Jeremy Zawodny has a blog post entitled Yahoo's Peanut Butter APIs where he writes

Over the weekend someone sent me email that, among other things, said roughly: "I’m glad to see that APIs weren't on the list of things Brad Garlinghouse wants to get rid of. That means you're safe, right?"
Now, if you're one of the people who's asked me what I think about all this... here's my answer: Brad is very right about some things and terribly wrong about others.

A couple of us were chatting about the memo at lunch yesterday and I realized that if I was a Yahoo! employee my spider sense would be tingling like mad. I'd also be considering talking to my peeps at GOOG and MSFT to see if they had any openings I was interested in just to hedge my bets. There are the three things about the memo that made me come to this conclusion

  1. The memo recommends 15% - 20% head count reductions. This means that Yahoo! executives are contemplating firing one in five Yahoo! employees. How is it going to be decided whose job is safe and whose isn't? Layoffs are a demoralizing affair and often don't eliminate the right people especially since the really smart people know to desert a sinking ship instead of hanging around to see if they draw the short straw.

  2. A supposed senior VP at the company seems unable to tell the difference between the audience for Flickr vs. Yahoo! Photos or the difference between Konfabulator widgets and plugins for the Yahoo! IM client.Out of touch executives tend the bundle similar products in their mind and view it as redundancy without understanding the context in which they exist. This often leads to merging of products and the pissing off of customers. If Yahoo! actually goes through with the implied recommendations from this memo expect traffic drop offs by some of their users.

  3. People in glass houses shouldn't throw stones. If you look at Brad Garlinghouse's record it sounds like he is actually an example of the problem he rails about in his memo as opposed to the savior people in the blogosphere are calling him for penning the memo. See the article Yahoo's Misguided Manifesto which contains the following excerpt

    Here again, Yahoo! should start with accounting for Garlinghouse's performance. Under his watch, Yahoo! Messenger let a huge opportunity for voice-over-Internet protocol, or VoIP, slip through its fingers as eBay ( snapped up Skype. And Yahoo Mail dropped behind Google's Gmail as the most prestigious Web-based email domain.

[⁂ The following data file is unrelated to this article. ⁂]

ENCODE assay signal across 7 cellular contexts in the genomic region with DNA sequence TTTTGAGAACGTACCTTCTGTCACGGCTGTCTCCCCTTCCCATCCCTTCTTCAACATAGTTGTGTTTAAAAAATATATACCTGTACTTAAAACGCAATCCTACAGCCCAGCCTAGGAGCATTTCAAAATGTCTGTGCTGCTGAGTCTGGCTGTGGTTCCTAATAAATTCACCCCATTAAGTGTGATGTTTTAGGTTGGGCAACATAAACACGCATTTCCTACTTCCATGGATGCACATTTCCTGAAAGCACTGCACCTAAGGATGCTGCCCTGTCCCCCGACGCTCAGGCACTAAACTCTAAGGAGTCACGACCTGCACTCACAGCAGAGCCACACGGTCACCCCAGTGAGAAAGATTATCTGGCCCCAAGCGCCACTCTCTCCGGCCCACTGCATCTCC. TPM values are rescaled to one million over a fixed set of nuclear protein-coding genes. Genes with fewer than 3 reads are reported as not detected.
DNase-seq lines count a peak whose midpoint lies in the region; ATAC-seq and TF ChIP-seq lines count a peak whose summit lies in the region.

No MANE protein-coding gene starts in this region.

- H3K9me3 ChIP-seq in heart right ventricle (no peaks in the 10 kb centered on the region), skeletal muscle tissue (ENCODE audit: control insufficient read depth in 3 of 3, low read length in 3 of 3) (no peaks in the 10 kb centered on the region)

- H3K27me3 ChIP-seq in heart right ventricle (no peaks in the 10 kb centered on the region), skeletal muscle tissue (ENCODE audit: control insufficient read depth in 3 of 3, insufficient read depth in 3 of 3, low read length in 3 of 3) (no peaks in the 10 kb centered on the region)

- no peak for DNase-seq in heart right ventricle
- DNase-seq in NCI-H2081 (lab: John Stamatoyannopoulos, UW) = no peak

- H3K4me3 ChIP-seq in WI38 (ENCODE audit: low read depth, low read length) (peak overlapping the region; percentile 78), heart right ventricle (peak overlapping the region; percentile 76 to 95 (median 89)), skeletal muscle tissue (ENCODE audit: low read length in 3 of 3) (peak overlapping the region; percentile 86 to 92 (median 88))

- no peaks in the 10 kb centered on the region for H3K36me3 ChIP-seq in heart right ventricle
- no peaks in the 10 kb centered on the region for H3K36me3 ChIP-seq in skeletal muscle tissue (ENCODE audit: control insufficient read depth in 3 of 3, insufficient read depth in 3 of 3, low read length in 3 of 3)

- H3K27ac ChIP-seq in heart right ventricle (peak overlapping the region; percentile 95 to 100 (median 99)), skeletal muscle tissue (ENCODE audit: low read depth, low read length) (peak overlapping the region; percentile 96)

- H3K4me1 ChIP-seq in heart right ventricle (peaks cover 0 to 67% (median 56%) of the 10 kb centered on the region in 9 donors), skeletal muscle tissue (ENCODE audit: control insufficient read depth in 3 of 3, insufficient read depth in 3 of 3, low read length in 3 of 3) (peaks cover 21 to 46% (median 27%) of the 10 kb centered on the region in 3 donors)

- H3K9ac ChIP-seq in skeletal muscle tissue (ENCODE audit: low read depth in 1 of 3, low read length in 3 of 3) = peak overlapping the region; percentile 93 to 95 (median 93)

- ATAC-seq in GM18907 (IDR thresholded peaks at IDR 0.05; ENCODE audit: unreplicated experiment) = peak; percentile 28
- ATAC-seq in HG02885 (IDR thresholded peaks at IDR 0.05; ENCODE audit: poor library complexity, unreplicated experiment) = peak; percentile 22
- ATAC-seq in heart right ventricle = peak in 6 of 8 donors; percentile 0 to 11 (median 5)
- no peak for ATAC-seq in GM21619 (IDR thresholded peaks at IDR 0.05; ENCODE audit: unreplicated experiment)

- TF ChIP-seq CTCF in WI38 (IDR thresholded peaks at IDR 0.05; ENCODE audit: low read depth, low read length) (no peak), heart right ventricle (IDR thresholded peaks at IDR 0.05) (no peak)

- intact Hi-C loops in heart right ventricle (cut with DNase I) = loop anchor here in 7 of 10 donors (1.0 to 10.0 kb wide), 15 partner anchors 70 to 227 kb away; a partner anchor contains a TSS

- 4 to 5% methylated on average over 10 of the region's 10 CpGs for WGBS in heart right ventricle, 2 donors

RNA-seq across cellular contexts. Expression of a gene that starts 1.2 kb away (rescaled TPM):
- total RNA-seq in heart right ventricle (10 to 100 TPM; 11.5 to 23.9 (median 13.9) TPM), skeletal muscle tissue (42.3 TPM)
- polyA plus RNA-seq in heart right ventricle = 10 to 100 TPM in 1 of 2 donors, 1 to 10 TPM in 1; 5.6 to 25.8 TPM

That performance has been more chunky than smooth, yet Yahoo! has gotten off easy. Earlier, Garlinghouse was CEO of VoIP leader Dialpad, which promptly spiraled into bankruptcy, but not before Garlinghouse laid off 90 of his 140 employees. A 2002 case study of Dialpad in the Harvard Business Review discussed how Garlinghouse struggled with a failed business model while rival Net2Phone won a $1.4 billion investment from AT&T as well as deals with Microsoft and Yahoo!.

    That's right, didn't Garlinghouse's group purchase OddPost 2.5 years ago and yet still hasn't figured out how to integrate the offering into Yahoo! Mail besides making a molasses slow Web-mail experience that is still in beta? Is this the guy whose going to save Yahoo! and show it how to integrate Flickr into Yahoo! Photos or into Yahoo! MyWeb. Good luck, you're going to need it.


Categories: Competitors/Web Companies
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Tuesday, November 21, 2006 9:04:05 PM (GMT Standard Time, UTC+00:00)
Disagree on Yahoo Mail. It is now the gold standard for web-based mail, finally moving past Outlook Web Access (WinIE version). The UE draws on Outlook, keyboard manipulation is reasonable, performance almost supports day-to-day use.
Tuesday, November 21, 2006 9:41:44 PM (GMT Standard Time, UTC+00:00)
>performance almost supports day-to-day use.

2.5 years after purchasing OddPost and shutting down the site, all we have to show for it is a beta version of Yahoo! Mail that is "almost" usable? If Yahoo! decided to follow Brad Garlinghouse's advice and shut down Flickr only for two years later the only thing they have to show for it is a beta AJAX version of Yahoo! Photos that "almost supports day-to-day use".

Would you still consider it a good idea?

Wednesday, November 22, 2006 2:16:41 PM (GMT Standard Time, UTC+00:00)
I agree that Garlinghouse is too quick to point fingers at the rest of the organization without fixing things in his own first. Let's face it, it's easy to write a memo finding problems - it's much tougher to actually roll up your sleeves and fix those problems. Terry Semel should send him packing, and see what a great job Garlinghouse will do at another company...
Matt Ergle
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